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I need to convert Datetime fields to a specifically formatted INT type. For example, I want 2000-01-01 00:00:00.000 to convert to 20010101.

What is the most performant way to make that conversion for comparison in a query?

Something like:

DATEPART(year, orderdate) * 10000 + DATEPART(month, orderdate) * 100 + 
    DATEPART(day, orderdate)


cast(convert(char(8), orderdate, 112) as int) 

What's the most performant way to do this?

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Simple answer: test both and see which is "better" (e.g. quicker, uses less CPU, uses less reads/writes, etc) –  Daniel Renshaw Sep 1 '10 at 16:41
How does 01 jan 2000 becomes "20100101" please? –  gbn Sep 1 '10 at 17:17
Oops, when I make a typo. :) –  DavidStein Sep 1 '10 at 18:25

3 Answers 3

up vote 8 down vote accepted

Your example of cast(convert(char(8), orderdate, 112) as int) seems fine to me. It quickly gets the date down to the format you need and converted to an int.

From an execution plan standpoint, there seems to be no difference between the two.

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Is this what you need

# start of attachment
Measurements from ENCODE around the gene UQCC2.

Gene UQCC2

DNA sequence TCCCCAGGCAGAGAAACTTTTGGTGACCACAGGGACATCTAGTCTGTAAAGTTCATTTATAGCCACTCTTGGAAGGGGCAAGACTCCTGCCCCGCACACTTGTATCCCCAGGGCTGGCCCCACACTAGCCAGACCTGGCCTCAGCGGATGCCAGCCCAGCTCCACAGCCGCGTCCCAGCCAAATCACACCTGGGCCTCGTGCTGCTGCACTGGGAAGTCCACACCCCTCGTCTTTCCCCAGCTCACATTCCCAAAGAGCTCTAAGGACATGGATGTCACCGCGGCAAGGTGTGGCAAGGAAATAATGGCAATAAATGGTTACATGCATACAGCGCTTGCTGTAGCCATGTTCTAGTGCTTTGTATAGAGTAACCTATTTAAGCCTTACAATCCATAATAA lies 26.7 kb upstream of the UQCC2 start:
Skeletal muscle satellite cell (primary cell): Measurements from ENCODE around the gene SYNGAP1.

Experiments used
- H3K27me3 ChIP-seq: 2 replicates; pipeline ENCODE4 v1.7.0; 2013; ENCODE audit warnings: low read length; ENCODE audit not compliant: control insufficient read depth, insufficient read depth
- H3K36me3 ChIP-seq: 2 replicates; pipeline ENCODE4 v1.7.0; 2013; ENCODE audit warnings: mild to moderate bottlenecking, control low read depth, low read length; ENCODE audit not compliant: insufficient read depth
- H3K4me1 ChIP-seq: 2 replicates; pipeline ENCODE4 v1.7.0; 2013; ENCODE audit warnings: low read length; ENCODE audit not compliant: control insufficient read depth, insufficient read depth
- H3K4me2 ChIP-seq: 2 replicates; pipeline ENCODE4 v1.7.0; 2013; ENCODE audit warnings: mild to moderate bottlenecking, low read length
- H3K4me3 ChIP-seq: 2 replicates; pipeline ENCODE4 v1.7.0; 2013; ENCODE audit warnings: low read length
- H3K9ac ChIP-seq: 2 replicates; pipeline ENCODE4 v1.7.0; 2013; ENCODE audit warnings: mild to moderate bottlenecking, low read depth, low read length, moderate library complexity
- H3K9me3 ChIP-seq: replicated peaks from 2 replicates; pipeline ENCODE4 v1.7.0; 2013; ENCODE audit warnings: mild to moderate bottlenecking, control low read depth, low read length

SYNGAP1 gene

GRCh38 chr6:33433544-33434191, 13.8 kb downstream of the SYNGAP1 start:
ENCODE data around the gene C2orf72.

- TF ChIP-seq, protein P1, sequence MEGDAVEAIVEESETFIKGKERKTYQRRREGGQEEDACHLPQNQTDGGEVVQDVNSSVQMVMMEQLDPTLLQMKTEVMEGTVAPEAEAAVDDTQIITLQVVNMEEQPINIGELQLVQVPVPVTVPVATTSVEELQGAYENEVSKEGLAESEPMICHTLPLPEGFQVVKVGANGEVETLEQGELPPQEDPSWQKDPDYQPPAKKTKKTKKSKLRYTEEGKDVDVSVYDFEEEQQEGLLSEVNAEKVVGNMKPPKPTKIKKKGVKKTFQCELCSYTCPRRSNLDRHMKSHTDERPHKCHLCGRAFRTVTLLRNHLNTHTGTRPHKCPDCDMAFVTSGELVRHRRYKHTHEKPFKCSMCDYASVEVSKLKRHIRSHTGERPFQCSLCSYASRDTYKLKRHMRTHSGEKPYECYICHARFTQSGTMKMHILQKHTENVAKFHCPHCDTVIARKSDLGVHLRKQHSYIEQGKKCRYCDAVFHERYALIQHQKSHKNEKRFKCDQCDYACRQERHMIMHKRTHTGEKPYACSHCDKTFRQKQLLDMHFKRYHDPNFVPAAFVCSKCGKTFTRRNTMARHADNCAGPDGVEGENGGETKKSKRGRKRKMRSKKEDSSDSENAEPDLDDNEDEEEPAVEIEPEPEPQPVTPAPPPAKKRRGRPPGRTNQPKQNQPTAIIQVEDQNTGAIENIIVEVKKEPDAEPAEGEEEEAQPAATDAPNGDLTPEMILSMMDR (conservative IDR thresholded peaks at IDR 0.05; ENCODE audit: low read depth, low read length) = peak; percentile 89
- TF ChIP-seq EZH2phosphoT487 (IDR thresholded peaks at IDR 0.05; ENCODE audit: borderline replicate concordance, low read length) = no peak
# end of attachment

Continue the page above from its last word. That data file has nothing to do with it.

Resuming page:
SELECT REPLACE(CONVERT(VARCHAR(10),'2010-01-01 00:00:00.000',101),'-','')
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That's a lot more work than cast(convert(char(8), orderdate, 112) as int), which will work just as well. Your example doesn't even take converting to an INT into account. –  LittleBobbyTables Sep 1 '10 at 16:35

When you pass '2010-01-01 00:00:00.000' directly in your code, the SELECT statement looks at it as a string and not a datetime data type. Its not the same as selecting a datetime field directly.

There is no need to do outer CAST because SQL Server will do implicit conversion, here is a proof.

DECLARE @t DATETIME = '2010-01-10 00:00:00.000',@u INT
SELECT @u = CONVERT(CHAR(8), @t, 112)

PRINT 'Integer'
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